21 Mar What you need to know about eye injuries among children
Alarming news: According to the National Eye Institute (NEI), eye injuries are the leading cause of blindness in children in the U.S. Among eye injuries, sports-related ones are the most common among children, and the results can range from temporary to permanent vision loss.
Good news: 90% of sports-related eye injuries are preventable with the use of proper protective eyewear. Protective eyewear includes safety glasses and goggles, safety shields and eye guards which are often designed to protect the eyes for specific types of sports or physical activities. Prescription glasses, contact lenses and sunglasses ARE NOT considered protective eyewear. While these vision implements do protect the eyes, they serve a different purpose. If needed, protective eyewear must be worn over them.
NEI: Protective eyewear is made of strong polycarbonate 10x more impact resistant than other plastics #InvisalensTip #InvisalensFightsMyopia
As parents, it is our duty to insist that our children wear safety glasses or goggles when they are out on the field or at play, even if the school or the team does not require it. It is particularly important for kids with a history of eye injury or eye surgery.
AAO: Among kids aged 5 to 14 in the US, most sports-related injuries occur while playing baseball. #InvisalensTip #InvisalensFightsMyopia
In addition to investing in protecting eyewear, how do we ensure that our children do not become part of the statistics?
Here are some easy and practical tips from the American Academy of Ophthalmology (AAO) that will keep your children’s eyes happy, healthy and safe.
- Testing and Materials or ASTM mark. This means that the toy is at par with national safety standards.)
- Be a good example to your children. Wear protective eyewear when doing yard work or household chores that expose your eyes to harmful chemicals, fumes and objects.
- Fireworks look pretty from afar but up close, they can be really dangerous so keep your children away from them.
- When in transit, secure your young children in baby carriers and child safety seats, and of course, make sure that the seat and shoulder belts are holding them up snugly. Loose items should be store in the trunk so that they don’t become a dangerous projectile in a worst case scenario.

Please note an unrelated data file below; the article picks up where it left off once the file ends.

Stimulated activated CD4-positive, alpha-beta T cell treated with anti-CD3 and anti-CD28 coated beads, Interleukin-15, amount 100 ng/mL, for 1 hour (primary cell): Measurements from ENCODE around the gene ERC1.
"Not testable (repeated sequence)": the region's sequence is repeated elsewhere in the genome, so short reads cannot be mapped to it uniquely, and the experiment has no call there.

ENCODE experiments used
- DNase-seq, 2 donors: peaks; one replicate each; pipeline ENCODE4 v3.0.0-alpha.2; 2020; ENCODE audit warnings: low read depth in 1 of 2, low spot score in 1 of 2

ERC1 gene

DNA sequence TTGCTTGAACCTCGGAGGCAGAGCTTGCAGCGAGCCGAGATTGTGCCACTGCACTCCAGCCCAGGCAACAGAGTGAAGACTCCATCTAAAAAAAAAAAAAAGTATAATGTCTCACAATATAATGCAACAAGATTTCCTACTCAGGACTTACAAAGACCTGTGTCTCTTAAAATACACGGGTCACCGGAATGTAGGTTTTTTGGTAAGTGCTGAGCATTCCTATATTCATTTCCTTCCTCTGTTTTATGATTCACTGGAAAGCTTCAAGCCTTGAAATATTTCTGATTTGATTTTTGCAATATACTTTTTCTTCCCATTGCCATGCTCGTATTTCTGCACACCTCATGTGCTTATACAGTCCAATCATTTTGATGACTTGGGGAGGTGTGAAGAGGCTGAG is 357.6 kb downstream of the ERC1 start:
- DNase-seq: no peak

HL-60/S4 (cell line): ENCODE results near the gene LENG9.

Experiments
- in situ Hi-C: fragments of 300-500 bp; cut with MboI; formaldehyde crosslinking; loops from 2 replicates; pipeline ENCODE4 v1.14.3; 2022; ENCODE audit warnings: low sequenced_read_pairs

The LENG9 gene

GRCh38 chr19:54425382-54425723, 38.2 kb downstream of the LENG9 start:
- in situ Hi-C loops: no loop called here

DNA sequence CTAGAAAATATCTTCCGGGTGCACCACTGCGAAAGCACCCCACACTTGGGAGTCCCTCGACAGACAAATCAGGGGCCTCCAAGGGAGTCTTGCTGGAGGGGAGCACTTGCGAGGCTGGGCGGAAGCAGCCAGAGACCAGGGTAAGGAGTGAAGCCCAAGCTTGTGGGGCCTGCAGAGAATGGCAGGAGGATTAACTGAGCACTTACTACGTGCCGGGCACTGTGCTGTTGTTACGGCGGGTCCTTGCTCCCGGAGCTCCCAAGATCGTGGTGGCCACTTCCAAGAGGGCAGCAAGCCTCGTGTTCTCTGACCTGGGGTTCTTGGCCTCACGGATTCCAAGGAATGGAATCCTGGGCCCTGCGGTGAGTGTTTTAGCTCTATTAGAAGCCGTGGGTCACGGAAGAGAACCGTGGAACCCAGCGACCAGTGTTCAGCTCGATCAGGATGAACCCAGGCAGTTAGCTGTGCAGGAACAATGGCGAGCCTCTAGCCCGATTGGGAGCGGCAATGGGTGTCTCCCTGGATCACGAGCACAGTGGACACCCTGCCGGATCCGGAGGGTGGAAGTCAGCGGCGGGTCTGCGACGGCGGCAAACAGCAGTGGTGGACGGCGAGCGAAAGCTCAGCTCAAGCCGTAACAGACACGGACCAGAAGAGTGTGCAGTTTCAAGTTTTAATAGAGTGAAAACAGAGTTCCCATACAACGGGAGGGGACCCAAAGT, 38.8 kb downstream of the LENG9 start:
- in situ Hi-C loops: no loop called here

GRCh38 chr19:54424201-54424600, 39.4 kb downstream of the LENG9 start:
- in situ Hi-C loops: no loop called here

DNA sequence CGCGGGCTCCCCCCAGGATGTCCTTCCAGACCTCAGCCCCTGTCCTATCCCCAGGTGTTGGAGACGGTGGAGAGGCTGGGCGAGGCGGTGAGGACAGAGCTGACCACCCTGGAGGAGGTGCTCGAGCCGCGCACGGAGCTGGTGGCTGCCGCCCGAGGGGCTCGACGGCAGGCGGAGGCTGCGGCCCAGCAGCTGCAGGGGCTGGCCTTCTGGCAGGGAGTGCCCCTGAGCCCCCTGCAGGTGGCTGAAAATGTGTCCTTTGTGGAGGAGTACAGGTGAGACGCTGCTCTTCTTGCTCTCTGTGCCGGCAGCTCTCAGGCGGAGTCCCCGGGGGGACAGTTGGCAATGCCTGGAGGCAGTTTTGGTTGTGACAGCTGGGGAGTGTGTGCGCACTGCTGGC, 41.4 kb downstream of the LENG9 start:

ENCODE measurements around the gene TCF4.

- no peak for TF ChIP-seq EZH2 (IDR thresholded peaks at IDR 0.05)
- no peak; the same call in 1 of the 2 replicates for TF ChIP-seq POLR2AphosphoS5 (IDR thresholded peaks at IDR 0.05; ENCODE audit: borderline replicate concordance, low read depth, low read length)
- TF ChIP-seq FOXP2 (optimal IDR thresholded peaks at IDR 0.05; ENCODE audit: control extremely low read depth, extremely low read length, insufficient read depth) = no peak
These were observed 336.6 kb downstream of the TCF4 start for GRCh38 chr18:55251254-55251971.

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In the event that an eye injury does happen, immediately seek professional medical help and take note of the following first aid guidelines:
- DO NOT touch, rub or apply pressure to the eyes.
- DO NOT attempt to remove any object stuck in the eye. Let the doctors do it. If it’s small debris, lift the eyelid and ask your child to blink rapidly to see if the tears will flush it out. Otherwise, have your child close his/her eyes and seek medical attention as soon as possible.
- DO NOT apply ointment or medication to the affected eye.
- If there is a cut or a puncture wound, cover it gently.
- If the cause of the injury is chemical exposure, only then can you flush it out with plenty of clean water.
Children are naturally curious, playful and physically active. The threat of eye injuries should not hinder them from fully enjoying their childhood and experiencing the simple but profound joys of being young.
MYTH: Eye injuries are more common at work.
FACT: Nearly half (44.7%) of all eye injuries occurred at home. More than a third of injuries inside the home happened in the living areas—kitchen, bedroom, bathroom and family room.
MYTH: Eye injuries are only caused by chemicals, dust or sharp objects.
FACT: Eyes can also be damaged by sun exposure.
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Dr. Page’s own vision struggles helped propel him into the optometry field. After earning a bachelor’s degree in Chemistry from the University of South Dakota and a Doctor of Optometry from the New England College of Optometry in Boston, he launched his career in Phoenix.